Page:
Basic question...Capacitors and being an idiot

Discussion in 'General Electronics Chat' started by Phsion, Mar 14, 2009.

  1. Phsion

    Thread Starter New Member

    Mar 10, 2009
    6
    0
    Hi All, I was hoping to find some help with Capacitors here...The short question is; If I have a Capacitor(the Aluminum Can SMD style...47uF, 35v) feeding +18v to a circuit with 6 Resistors, and I solder the Capacitor on BACKWARDS, can i blow all 6 Resistors? The long questions is; so i have this device...and i broke it. It has card A, and Card B. Card A gets power from the main power source, and then feeds Card B it's power. On Card A, there are four 47uF Capacitors (Paralleled in groups of 2...one set for +18v, the other for -18v), then the ribbon that feeds Card B. Then on Card B, from what i can tell, the +18v first hits all of the Resistors (22.1Ohm SMD, Thick Film?). Here's what happened...somehow the Capacitors got shorted, and the resistors got hit so bad they blew in half. So I went through the whole thing, replaced all the Capacitors, and replaced all the resistors, and then turned the thing on again...And each resistors blew right back up. So i took a closer look, and realized I had soldered one of the capcitors on backwards, so negative was touching positive and vise versa. What i'm trying to figure out is, if i swap that Capacitor around, whats the chance that i fixed it? I really don't want to replace those resistors if i'm just gonna blow them right back up again. Thanks for the help.

    Oh, and by the way...those resistors arn't in series...there are 6 similar but slightly different circuits, all next to each other, being fed from the same power. The resistors are just the first thing ( i think) in the circuit.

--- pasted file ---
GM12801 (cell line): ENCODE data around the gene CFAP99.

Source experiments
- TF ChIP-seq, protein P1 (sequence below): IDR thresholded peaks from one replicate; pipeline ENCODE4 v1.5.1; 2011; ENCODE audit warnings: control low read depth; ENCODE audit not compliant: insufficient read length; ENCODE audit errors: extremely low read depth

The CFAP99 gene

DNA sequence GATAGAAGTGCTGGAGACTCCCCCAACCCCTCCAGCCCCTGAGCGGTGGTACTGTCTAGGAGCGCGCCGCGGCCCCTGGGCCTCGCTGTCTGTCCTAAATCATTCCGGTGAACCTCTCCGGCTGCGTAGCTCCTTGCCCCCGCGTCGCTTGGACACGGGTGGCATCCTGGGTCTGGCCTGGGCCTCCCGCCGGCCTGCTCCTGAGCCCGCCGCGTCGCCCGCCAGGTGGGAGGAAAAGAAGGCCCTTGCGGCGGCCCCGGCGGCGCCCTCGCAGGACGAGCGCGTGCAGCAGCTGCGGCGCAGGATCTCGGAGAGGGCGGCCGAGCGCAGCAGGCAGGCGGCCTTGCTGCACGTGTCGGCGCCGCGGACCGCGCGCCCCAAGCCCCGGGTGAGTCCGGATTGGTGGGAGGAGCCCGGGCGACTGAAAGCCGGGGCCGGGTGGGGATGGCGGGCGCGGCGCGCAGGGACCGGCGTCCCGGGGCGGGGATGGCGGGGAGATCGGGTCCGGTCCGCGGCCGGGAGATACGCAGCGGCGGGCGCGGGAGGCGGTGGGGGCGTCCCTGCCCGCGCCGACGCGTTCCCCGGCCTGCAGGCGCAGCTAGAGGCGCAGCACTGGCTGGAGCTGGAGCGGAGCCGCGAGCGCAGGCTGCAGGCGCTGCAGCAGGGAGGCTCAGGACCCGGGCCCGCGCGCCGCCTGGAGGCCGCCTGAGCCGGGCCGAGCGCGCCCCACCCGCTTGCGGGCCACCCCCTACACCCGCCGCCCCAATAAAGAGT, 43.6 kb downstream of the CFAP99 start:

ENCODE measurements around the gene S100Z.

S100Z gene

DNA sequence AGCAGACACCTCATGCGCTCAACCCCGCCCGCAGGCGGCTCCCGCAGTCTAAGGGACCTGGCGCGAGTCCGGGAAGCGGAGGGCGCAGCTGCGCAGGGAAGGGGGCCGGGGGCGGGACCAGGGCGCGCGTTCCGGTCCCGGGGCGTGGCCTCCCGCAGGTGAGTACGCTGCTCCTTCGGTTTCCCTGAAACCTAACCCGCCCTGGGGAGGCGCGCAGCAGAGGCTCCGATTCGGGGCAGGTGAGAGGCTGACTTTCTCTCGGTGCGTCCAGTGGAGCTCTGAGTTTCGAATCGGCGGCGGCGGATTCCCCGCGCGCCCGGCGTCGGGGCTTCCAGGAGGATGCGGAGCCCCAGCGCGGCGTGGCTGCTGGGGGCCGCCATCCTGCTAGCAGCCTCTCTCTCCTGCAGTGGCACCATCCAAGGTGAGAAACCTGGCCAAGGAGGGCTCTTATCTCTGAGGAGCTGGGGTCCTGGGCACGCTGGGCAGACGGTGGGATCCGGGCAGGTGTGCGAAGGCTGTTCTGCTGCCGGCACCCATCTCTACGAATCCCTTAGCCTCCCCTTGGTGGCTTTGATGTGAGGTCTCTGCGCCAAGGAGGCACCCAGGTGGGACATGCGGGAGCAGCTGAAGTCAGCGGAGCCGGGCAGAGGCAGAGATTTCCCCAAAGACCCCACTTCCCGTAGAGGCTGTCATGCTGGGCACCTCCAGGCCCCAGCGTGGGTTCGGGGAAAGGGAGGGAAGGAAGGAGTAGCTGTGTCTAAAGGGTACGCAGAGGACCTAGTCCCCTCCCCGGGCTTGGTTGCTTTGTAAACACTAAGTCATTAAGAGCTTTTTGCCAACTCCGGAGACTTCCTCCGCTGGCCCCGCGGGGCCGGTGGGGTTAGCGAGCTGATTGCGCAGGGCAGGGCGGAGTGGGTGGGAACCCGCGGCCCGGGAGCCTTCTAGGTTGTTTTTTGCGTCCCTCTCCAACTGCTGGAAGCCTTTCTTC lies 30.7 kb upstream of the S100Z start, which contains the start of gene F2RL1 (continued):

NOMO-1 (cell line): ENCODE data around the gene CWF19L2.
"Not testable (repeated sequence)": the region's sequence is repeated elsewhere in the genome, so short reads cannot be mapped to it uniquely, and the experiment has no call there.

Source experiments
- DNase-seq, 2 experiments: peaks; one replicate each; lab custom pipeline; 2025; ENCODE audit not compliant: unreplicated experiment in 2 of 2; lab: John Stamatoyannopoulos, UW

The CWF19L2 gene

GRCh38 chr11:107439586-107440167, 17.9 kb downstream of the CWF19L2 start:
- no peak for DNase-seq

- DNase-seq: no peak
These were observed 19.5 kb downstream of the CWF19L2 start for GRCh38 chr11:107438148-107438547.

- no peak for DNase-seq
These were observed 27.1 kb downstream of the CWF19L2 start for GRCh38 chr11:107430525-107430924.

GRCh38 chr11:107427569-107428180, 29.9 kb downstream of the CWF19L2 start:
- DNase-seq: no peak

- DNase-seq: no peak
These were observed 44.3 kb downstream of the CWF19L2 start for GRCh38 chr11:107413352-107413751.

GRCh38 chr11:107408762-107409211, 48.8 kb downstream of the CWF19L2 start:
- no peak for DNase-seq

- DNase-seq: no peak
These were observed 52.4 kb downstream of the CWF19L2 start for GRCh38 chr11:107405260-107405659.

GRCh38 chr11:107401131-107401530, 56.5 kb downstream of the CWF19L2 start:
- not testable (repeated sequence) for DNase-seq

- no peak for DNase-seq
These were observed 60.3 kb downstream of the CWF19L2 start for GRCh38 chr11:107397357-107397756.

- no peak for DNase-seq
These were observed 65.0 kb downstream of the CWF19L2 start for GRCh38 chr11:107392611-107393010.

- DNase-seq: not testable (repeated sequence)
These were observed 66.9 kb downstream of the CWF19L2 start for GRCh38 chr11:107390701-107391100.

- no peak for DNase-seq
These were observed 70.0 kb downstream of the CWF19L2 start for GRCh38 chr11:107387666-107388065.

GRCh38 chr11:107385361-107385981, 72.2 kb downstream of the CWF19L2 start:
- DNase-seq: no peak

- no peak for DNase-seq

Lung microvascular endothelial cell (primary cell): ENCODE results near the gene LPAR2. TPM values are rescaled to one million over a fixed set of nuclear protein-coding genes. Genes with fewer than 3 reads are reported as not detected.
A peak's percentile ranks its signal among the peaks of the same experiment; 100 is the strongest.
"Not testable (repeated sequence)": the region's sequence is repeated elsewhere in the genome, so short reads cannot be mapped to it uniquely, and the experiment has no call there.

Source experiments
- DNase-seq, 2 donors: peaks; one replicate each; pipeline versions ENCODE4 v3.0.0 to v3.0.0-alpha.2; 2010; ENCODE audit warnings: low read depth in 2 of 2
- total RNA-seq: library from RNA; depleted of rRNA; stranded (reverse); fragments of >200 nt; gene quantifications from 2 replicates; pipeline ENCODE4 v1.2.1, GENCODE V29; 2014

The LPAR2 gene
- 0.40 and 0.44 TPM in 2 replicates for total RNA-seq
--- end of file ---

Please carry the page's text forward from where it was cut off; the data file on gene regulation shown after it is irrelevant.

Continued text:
2. thatoneguy

    AAC Fanatic!

    Feb 19, 2009
    6,357
    718
    Usually the capacitor will explode.

    Check the power supply, and the circuit for a short to ground, to find the actual cause of the symptoms you are seeing. :)
     
  3. Phsion

    Thread Starter New Member

    Mar 10, 2009
    6
    0
    Its odd...this is a 32 Channel Audio Mixing Console. The Channels are split into groups of 8, and everything works just fine besides this one card. The original problem was caused by overspray from someone (idiot) using FaderLube to clean the console, so the first time the Capacitors exploded, there was a nice puddle of conductive grease around the Capacitor to short it out. Now there is nothing. The card actually works fine (i can "mix" the white noise that all consoles generate at high gain) but i just can't get any signal into the board itself. The resistors are before each Gain POT, and since they are dead, i would assume that they are the ones breaking the signal path. Anyhow, thanks for the suggestion...i believe that since everything else works, that the power supply is fine...but i will look for a ground short. Also, i'm getting really bloody tired of using a 4mm soldering iron to poke through a 5mm hole...are those desolder tweezer things actually worth it? Do they sell a pair (not the wellers, i can't afford another $280 tool this month) and any type of big chain electronics stores (i.e. Frys Electronics)? Or anyone seen them in the Inland Empire/Southern California area. I would like to work on this now, instead of 7-10 business days
     
  4. SgtWookie

    Expert

    Jul 17, 2007
    22,182
    1,728
    Unfortunately, it's highly likely you've destroyed the cap that you installed backwards. :(

    Polarized electrolytic caps do not take well at all to having the wrong polarity across themselves.

    People often don't know that electrolytic (and tantalum) capacitors degrade over time, but often can be "re-formed" by slowly charging them via a resistor to their rated voltage, which causes the dielectric to lower it's leakage current.

    The acceptable leakage current for an electrolytic capacitor can be calculated by:
    Max leakage current(uA) = Capacitance(uF) x working voltage x 0.15
    In your cap's case:
    Max leakage current = 47uF x 35 x 0.15 = 246.75uA, or 0.24675mA.

    You could use an adjustable bench power supply to charge a cap up to 35v slowly through a 10k Ohm resistor. Once the voltage across the resistor dropped below 2.4675V and the capacitor voltage reached 35v, the capacitor would have an acceptable leakage rate.
     
  5. Phsion

    Thread Starter New Member

    Mar 10, 2009
    6
    0